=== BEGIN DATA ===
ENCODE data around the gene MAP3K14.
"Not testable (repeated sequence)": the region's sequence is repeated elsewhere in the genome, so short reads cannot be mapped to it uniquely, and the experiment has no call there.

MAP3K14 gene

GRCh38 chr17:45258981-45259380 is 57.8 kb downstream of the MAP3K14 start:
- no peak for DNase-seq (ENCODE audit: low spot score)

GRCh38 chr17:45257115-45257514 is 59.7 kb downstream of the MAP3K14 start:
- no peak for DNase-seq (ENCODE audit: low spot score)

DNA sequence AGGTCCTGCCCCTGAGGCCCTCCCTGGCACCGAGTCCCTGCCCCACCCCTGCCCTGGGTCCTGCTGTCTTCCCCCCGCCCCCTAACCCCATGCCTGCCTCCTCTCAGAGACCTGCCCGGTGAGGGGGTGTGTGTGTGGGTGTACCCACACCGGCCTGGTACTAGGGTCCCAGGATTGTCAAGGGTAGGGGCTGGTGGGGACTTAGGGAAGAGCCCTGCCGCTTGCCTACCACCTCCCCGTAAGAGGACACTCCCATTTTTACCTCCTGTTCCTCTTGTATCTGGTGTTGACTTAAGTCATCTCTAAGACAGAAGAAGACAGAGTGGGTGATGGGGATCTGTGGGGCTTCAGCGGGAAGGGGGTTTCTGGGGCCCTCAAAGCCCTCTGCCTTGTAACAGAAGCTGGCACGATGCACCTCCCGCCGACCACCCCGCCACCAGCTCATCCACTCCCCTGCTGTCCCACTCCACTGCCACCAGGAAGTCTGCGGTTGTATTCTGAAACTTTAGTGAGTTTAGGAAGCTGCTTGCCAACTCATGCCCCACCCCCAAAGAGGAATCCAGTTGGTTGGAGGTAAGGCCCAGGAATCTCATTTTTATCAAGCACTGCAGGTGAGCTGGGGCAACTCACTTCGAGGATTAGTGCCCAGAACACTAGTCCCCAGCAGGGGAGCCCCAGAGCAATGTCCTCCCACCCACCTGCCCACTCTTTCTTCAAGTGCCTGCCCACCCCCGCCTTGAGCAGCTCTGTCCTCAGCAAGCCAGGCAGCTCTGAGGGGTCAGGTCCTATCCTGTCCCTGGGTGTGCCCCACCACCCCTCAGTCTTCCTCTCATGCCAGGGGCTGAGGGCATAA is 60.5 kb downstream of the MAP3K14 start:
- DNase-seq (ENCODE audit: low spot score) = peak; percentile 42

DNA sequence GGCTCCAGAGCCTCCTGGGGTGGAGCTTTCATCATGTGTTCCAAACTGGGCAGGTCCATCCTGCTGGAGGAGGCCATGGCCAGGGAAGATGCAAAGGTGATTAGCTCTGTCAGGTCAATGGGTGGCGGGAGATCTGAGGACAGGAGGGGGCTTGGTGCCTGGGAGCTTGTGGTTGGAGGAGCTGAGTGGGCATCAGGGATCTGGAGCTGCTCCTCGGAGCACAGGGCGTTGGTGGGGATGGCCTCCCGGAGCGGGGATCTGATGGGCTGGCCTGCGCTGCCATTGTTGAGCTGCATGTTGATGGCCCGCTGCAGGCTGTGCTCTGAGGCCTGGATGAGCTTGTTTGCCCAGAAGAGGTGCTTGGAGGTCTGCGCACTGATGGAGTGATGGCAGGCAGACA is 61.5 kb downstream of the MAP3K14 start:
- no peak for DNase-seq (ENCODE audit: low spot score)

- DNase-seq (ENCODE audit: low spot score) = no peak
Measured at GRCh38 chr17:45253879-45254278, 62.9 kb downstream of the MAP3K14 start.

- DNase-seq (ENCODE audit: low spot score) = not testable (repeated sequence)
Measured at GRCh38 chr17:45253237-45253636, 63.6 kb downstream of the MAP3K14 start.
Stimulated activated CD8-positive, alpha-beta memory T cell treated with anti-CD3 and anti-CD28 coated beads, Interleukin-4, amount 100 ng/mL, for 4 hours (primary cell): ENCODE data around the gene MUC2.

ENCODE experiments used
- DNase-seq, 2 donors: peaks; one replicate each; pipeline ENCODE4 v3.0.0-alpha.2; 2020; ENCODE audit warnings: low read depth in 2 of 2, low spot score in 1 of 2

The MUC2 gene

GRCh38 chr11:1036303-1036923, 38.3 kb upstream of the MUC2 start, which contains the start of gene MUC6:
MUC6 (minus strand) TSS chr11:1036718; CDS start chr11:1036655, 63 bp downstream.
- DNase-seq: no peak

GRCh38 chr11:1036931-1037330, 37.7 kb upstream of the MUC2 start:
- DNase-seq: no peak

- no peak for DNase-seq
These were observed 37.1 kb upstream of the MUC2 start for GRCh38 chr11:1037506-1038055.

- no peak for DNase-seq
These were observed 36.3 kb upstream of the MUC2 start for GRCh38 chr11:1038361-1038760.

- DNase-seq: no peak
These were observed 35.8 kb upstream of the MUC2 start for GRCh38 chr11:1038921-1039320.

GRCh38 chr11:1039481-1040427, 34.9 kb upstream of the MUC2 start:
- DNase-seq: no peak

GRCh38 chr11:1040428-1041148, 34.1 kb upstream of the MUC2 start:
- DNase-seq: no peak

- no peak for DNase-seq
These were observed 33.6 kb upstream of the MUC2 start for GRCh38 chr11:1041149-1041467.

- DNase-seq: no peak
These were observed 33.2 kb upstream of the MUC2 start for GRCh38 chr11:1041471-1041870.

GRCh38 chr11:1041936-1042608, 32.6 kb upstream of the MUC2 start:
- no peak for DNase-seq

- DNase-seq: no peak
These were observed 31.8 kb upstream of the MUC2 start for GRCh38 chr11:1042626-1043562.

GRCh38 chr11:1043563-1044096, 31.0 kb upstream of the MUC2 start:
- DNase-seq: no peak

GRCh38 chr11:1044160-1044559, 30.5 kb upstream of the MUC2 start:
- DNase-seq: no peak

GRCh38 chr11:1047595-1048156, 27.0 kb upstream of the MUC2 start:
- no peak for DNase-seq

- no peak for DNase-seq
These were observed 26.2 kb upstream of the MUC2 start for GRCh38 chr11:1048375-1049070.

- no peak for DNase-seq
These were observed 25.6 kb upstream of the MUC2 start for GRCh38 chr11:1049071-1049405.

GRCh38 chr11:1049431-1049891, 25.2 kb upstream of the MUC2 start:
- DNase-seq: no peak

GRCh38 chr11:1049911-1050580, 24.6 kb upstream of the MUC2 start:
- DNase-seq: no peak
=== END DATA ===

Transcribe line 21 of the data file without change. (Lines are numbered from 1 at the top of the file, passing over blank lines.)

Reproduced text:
MUC6 (minus strand) TSS chr11:1036718; CDS start chr11:1036655, 63 bp downstream.